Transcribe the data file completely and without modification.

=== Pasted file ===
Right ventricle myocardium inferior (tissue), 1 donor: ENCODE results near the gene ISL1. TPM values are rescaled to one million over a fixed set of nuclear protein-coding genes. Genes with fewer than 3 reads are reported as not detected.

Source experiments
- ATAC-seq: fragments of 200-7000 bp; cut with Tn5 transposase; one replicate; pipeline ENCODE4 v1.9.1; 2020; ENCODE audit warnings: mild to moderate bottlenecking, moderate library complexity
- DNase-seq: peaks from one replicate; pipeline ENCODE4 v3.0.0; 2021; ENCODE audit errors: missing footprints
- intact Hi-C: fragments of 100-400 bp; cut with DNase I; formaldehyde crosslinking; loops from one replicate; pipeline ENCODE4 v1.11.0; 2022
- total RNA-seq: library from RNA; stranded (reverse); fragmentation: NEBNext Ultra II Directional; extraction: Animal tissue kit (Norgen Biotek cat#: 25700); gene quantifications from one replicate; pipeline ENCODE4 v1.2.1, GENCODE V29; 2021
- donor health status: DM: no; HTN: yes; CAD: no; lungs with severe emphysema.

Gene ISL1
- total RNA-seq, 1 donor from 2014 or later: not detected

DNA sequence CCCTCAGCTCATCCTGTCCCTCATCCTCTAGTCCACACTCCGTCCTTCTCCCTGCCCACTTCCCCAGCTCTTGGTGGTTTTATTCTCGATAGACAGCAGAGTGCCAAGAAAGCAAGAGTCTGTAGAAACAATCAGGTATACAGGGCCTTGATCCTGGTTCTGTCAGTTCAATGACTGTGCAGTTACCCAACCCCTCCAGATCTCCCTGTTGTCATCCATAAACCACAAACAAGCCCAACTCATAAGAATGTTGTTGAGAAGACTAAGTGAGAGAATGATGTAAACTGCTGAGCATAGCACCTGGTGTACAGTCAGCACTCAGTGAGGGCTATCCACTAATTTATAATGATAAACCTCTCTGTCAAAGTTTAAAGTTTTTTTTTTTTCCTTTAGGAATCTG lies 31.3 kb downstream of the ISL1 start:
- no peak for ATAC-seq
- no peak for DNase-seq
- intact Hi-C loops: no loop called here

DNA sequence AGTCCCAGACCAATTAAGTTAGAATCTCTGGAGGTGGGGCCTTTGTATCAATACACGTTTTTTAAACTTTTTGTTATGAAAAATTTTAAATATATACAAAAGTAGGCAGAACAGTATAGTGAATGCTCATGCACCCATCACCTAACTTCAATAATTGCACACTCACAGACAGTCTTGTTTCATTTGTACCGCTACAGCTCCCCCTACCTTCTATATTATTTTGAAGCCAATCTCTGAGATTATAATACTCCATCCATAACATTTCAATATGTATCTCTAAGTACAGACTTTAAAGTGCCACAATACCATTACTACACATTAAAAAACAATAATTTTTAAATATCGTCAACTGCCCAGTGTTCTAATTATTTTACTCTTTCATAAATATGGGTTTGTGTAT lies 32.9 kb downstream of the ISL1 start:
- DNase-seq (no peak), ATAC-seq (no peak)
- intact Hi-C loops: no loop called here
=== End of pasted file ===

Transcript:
Right ventricle myocardium inferior (tissue), 1 donor: ENCODE results near the gene ISL1. TPM values are rescaled to one million over a fixed set of nuclear protein-coding genes. Genes with fewer than 3 reads are reported as not detected.

Source experiments
- ATAC-seq: fragments of 200-7000 bp; cut with Tn5 transposase; one replicate; pipeline ENCODE4 v1.9.1; 2020; ENCODE audit warnings: mild to moderate bottlenecking, moderate library complexity
- DNase-seq: peaks from one replicate; pipeline ENCODE4 v3.0.0; 2021; ENCODE audit errors: missing footprints
- intact Hi-C: fragments of 100-400 bp; cut with DNase I; formaldehyde crosslinking; loops from one replicate; pipeline ENCODE4 v1.11.0; 2022
- total RNA-seq: library from RNA; stranded (reverse); fragmentation: NEBNext Ultra II Directional; extraction: Animal tissue kit (Norgen Biotek cat#: 25700); gene quantifications from one replicate; pipeline ENCODE4 v1.2.1, GENCODE V29; 2021
- donor health status: DM: no; HTN: yes; CAD: no; lungs with severe emphysema.

Gene ISL1
- total RNA-seq, 1 donor from 2014 or later: not detected

DNA sequence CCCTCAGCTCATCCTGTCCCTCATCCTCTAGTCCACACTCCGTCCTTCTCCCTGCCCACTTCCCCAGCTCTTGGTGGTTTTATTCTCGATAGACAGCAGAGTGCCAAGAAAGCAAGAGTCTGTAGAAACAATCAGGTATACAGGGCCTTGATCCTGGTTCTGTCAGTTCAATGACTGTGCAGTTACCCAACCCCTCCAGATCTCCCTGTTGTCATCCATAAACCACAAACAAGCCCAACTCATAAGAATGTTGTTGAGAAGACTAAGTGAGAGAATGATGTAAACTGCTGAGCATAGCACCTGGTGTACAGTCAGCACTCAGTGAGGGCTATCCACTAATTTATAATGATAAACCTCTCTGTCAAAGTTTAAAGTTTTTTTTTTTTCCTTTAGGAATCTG lies 31.3 kb downstream of the ISL1 start:
- no peak for ATAC-seq
- no peak for DNase-seq
- intact Hi-C loops: no loop called here

DNA sequence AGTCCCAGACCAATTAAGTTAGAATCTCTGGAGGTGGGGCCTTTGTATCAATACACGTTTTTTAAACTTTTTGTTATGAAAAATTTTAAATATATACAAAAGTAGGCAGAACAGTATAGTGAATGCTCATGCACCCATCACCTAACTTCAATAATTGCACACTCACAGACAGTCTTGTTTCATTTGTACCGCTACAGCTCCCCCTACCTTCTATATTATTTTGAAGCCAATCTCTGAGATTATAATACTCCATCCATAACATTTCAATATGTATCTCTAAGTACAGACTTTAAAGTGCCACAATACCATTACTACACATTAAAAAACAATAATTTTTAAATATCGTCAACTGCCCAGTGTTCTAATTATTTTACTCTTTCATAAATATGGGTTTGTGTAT lies 32.9 kb downstream of the ISL1 start:
- DNase-seq (no peak), ATAC-seq (no peak)
- intact Hi-C loops: no loop called here